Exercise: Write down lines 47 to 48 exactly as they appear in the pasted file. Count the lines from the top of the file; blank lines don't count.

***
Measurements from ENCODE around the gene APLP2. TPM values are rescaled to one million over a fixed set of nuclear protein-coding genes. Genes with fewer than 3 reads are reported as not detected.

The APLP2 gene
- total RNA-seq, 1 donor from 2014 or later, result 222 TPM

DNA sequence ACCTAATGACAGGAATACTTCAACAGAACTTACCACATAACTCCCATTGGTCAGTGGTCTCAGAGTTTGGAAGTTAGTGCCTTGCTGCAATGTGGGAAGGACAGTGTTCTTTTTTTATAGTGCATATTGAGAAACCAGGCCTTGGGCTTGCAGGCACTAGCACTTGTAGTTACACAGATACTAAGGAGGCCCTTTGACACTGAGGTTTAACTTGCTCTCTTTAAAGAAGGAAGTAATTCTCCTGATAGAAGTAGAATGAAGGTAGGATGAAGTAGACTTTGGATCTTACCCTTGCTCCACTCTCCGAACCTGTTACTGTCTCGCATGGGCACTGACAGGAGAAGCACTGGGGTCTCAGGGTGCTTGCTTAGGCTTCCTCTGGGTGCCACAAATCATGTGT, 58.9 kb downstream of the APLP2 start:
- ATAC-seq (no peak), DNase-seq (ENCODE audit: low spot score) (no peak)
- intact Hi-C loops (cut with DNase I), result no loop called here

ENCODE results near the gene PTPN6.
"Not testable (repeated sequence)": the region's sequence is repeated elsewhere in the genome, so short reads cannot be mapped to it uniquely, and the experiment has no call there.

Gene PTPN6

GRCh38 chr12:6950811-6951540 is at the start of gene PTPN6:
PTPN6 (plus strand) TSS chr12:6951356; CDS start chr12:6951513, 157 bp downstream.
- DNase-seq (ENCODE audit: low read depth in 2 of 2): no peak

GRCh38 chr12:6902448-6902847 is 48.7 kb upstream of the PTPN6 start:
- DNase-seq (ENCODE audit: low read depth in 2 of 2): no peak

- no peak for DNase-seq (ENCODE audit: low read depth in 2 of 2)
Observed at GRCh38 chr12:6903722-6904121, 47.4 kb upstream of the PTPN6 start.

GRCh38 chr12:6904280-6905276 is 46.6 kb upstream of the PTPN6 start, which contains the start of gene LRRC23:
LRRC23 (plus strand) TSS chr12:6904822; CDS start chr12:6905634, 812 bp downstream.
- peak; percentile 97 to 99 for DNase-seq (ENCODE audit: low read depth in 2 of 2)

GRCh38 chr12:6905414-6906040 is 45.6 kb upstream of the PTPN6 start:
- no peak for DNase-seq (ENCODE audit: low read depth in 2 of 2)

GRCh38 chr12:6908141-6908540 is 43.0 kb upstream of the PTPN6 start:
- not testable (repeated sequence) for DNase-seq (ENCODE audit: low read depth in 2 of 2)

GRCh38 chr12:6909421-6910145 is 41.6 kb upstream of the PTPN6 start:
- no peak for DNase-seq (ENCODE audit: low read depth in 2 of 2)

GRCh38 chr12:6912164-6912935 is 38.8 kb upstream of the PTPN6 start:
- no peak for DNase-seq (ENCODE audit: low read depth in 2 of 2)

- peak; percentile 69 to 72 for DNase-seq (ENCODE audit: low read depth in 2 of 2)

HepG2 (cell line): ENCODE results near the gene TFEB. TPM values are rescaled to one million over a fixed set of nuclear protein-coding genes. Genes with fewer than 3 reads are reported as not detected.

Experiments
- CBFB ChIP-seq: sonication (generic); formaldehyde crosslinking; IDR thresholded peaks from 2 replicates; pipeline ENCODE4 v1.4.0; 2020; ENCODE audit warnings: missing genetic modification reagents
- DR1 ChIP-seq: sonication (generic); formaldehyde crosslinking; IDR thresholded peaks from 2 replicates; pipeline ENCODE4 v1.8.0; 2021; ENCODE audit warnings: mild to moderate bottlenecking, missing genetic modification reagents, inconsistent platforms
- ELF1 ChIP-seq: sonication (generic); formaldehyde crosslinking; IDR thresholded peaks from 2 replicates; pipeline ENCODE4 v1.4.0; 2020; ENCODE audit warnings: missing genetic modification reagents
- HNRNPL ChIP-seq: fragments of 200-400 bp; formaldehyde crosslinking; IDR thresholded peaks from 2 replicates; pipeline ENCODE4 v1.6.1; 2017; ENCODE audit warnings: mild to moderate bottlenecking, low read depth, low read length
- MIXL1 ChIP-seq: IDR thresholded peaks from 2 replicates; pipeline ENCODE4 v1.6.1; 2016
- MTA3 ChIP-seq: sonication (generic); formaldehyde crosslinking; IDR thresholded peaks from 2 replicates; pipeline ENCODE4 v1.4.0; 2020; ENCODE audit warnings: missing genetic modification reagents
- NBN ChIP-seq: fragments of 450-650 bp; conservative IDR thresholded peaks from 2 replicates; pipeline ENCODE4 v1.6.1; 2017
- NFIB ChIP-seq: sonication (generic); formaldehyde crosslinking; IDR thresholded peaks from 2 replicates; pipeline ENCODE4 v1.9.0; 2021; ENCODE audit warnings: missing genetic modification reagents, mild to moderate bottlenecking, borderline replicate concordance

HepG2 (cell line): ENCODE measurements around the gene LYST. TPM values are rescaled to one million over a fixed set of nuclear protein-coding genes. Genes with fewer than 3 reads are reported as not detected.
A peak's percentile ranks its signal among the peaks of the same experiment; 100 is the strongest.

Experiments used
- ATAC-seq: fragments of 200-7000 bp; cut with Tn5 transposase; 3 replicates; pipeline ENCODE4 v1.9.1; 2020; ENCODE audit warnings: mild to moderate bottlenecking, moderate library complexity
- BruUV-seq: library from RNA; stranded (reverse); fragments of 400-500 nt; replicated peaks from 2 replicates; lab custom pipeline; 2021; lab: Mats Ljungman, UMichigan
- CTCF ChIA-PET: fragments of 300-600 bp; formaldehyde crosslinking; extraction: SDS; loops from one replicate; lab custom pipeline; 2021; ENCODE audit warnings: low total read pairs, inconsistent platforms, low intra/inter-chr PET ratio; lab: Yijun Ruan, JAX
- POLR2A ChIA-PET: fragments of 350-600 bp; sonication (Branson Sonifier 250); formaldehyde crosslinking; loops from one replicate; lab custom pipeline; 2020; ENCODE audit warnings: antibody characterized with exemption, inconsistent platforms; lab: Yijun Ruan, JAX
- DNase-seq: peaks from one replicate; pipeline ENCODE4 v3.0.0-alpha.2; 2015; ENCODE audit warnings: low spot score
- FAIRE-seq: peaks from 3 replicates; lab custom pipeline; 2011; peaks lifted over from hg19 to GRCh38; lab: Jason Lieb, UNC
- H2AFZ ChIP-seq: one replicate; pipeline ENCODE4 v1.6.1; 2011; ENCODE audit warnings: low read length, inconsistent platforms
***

- FAIRE-seq: peaks from 3 replicates; lab custom pipeline; 2011; peaks lifted over from hg19 to GRCh38; lab: Jason Lieb, UNC
- H2AFZ ChIP-seq: one replicate; pipeline ENCODE4 v1.6.1; 2011; ENCODE audit warnings: low read length, inconsistent platforms